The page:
What This Teacher Means By Self-Care

Jose VilsonFeatured, Jose

Confession: this is the first summer I haven’t thought about my school all summer.

Not once.

It’s been amazing. I love my students and I love my job, and I also gave them almost every ounce of me. Thus, even with all the stress I’ve had making it through July, I still see the benefits of having myself at 100%. I see them on Facebook every so often, and wonder whether they’re enjoying themselves somewhere, reaping the fruits of their youth. I’m hoping that those attending summer programs are taking full advantage of the head start they’ve gotten. I’m praying for my students who stay out too long at night, past the first question asked on the 10 o’clock news.

Do I know where my children are? No? It’ll be OK.

But this also reminds me of this concept of self-care. These days, the term has become more popular in activist circles. It’s a term used to suggest that, in this work of rehumanizing each other, we must take care of ourselves. That’s applicable in any circle where any of us invest too much of our hearts and souls (as if that’s ever enough, right?) into the work we do. In the middle of caring for other people’s children, we would do well to get that extra check-up, get our teeth scrubbed by the dentist, and develop coping mechanisms for the rain of stress we’re often under.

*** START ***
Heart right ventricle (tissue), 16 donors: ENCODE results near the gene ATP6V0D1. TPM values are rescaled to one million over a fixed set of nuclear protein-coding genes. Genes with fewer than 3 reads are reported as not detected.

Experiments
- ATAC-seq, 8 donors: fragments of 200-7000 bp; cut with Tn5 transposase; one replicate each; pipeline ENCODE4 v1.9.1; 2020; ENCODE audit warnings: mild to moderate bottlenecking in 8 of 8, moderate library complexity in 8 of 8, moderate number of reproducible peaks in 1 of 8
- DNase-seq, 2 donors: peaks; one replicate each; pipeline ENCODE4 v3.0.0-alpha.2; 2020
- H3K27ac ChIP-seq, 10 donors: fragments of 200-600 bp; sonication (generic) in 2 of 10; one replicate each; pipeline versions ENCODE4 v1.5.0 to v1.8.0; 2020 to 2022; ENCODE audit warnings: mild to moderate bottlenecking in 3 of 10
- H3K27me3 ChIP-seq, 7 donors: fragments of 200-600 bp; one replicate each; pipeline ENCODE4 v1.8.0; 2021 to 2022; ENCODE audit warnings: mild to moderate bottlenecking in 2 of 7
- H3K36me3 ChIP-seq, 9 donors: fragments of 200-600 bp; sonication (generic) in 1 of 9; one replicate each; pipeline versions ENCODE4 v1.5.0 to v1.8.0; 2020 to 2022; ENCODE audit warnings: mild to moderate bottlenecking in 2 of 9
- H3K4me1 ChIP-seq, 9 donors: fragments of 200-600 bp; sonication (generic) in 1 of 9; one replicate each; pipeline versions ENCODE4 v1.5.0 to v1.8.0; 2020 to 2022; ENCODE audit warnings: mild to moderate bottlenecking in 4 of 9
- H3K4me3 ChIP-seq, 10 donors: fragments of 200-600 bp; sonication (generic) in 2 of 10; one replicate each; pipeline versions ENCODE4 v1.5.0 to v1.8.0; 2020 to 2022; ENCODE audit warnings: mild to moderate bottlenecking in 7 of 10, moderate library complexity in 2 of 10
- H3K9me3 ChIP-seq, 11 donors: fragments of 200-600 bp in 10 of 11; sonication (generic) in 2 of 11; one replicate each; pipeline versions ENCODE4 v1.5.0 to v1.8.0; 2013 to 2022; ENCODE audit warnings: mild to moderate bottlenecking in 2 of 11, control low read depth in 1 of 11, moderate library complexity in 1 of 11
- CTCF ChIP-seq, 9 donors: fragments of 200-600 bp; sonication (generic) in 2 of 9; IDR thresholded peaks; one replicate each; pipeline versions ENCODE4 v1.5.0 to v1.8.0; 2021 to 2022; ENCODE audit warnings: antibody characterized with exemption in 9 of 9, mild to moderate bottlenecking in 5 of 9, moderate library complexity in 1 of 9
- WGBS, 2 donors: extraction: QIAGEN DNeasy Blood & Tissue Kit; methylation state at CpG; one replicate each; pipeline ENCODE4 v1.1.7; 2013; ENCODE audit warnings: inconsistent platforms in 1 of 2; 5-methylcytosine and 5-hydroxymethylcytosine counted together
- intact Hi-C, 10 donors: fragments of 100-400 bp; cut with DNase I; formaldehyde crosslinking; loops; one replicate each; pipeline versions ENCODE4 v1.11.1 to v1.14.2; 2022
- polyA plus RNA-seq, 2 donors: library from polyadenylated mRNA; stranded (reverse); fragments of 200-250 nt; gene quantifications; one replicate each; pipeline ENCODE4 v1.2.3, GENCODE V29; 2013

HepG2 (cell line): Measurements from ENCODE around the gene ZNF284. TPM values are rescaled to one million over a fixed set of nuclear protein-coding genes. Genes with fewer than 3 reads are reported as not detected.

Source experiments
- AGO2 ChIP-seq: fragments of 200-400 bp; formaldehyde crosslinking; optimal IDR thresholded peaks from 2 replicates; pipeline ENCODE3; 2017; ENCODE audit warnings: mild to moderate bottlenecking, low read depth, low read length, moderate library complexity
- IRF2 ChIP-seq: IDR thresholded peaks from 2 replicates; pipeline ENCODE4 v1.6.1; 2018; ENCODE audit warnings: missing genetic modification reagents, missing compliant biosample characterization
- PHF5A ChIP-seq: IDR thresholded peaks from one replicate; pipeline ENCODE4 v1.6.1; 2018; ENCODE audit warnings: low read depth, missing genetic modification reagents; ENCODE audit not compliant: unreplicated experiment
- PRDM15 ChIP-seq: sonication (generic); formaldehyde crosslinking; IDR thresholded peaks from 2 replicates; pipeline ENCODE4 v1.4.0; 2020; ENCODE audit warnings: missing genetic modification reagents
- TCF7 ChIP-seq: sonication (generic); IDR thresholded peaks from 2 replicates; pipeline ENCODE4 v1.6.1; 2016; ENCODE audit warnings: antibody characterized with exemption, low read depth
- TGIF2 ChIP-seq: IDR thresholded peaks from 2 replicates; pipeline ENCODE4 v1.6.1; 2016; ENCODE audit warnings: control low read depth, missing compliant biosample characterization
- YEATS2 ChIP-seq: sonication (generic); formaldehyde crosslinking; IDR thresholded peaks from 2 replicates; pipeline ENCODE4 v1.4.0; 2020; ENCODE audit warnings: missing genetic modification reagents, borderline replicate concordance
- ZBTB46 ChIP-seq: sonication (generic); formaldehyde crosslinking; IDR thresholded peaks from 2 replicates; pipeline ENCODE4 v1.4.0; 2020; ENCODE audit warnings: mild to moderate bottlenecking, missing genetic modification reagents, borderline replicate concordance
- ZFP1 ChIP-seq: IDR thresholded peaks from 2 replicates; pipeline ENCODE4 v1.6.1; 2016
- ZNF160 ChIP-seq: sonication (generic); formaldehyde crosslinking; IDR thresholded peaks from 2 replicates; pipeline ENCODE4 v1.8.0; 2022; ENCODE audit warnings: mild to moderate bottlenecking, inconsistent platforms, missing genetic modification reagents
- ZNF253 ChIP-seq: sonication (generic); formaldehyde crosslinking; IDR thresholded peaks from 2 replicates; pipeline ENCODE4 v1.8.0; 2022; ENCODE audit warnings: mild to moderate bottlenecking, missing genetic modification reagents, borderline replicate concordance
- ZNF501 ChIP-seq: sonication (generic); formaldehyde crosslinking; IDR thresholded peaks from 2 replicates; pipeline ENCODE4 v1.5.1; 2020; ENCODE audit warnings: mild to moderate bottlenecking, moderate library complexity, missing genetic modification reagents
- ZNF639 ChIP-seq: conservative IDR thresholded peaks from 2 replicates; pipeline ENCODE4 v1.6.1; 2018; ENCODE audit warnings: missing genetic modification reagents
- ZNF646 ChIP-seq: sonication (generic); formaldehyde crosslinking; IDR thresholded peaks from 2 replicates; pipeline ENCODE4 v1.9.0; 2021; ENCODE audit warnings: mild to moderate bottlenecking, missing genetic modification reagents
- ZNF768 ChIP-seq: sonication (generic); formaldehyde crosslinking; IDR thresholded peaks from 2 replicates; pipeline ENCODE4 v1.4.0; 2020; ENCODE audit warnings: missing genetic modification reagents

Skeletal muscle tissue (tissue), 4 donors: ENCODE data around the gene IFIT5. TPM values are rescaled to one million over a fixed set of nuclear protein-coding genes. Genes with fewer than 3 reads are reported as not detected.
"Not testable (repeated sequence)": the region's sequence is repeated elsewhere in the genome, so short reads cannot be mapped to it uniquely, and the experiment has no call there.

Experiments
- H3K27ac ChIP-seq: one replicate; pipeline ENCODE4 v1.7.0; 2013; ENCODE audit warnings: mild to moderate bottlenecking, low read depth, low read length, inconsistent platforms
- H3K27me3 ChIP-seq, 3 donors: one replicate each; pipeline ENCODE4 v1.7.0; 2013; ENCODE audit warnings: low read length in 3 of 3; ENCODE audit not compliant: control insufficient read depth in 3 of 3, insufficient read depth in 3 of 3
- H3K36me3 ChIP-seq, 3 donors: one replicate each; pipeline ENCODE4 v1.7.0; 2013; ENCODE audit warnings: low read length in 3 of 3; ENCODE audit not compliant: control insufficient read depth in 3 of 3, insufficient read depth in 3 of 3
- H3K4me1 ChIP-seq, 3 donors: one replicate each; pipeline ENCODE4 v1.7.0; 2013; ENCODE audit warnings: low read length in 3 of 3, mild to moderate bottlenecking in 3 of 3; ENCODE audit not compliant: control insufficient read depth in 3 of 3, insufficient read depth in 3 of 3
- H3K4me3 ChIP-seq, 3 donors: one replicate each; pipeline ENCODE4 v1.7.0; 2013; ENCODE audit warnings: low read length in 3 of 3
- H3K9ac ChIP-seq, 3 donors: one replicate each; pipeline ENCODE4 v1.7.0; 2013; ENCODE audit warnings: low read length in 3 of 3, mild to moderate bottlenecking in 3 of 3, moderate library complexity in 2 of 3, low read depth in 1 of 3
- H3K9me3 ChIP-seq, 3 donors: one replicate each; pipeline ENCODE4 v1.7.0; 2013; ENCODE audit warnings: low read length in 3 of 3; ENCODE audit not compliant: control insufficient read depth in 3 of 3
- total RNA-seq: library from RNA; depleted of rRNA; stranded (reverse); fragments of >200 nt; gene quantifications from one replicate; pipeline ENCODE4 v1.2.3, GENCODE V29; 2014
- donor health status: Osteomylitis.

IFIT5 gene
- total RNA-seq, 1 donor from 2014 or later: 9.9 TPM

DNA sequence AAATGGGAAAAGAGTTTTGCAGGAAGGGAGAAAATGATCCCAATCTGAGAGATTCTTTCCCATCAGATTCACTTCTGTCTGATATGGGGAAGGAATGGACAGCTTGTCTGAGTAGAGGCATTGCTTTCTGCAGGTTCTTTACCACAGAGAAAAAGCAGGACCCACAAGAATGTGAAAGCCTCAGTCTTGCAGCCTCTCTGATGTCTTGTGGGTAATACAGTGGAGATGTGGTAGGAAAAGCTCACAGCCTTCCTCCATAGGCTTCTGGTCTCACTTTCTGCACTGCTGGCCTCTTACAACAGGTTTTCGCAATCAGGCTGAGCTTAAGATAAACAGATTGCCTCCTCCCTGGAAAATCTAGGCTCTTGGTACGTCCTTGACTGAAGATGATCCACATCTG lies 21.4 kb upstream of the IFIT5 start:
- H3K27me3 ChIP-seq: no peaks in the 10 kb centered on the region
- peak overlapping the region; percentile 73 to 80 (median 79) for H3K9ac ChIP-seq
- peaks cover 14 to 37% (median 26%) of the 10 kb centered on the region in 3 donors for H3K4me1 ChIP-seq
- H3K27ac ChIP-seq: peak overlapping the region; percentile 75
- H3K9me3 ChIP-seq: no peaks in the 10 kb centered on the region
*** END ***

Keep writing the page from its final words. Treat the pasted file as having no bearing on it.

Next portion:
And, because so many of us aren’t islands, we also need to take care of each other.

Wherever I go, whether in my own school or in different organizations, one of the keys to sustaining this work is learning how to balance unapologetic stances with overarching empathy. Why build towards a better future when we can’t make a better present? Universally, we need to accept our flaws and wounds, and, as we get deeper in this work, we need to reach deeper to rehumanize ourselves. 

By rehumanizing, I mean to make whole. So many of us are not whole. In some cases, we critique in others that which we wish to see in ourselves. That keeps us from being our best selves every time.

So with that said, I’m taking a vacation next week. I love teaching. I love learning. I love interacting. I love speaking. I love organizing and activating. I love socializing. I fear I love too deeply. In fact, I need to create a deeper well of love so I can do this work for another year.

What’s interesting is that I almost bailed out on my own vacation too. I’ve been on a hot streak all summer, computer crashes notwithstanding. But, as is usually the case with me, a few of my friends came out of nowhere and told me to get off the Internet. I laughed, but it’s sound advice.

I will be back, but I have a few special guests that are gonna wreck shop. Treat them kindly, as you have with me. Talk soon.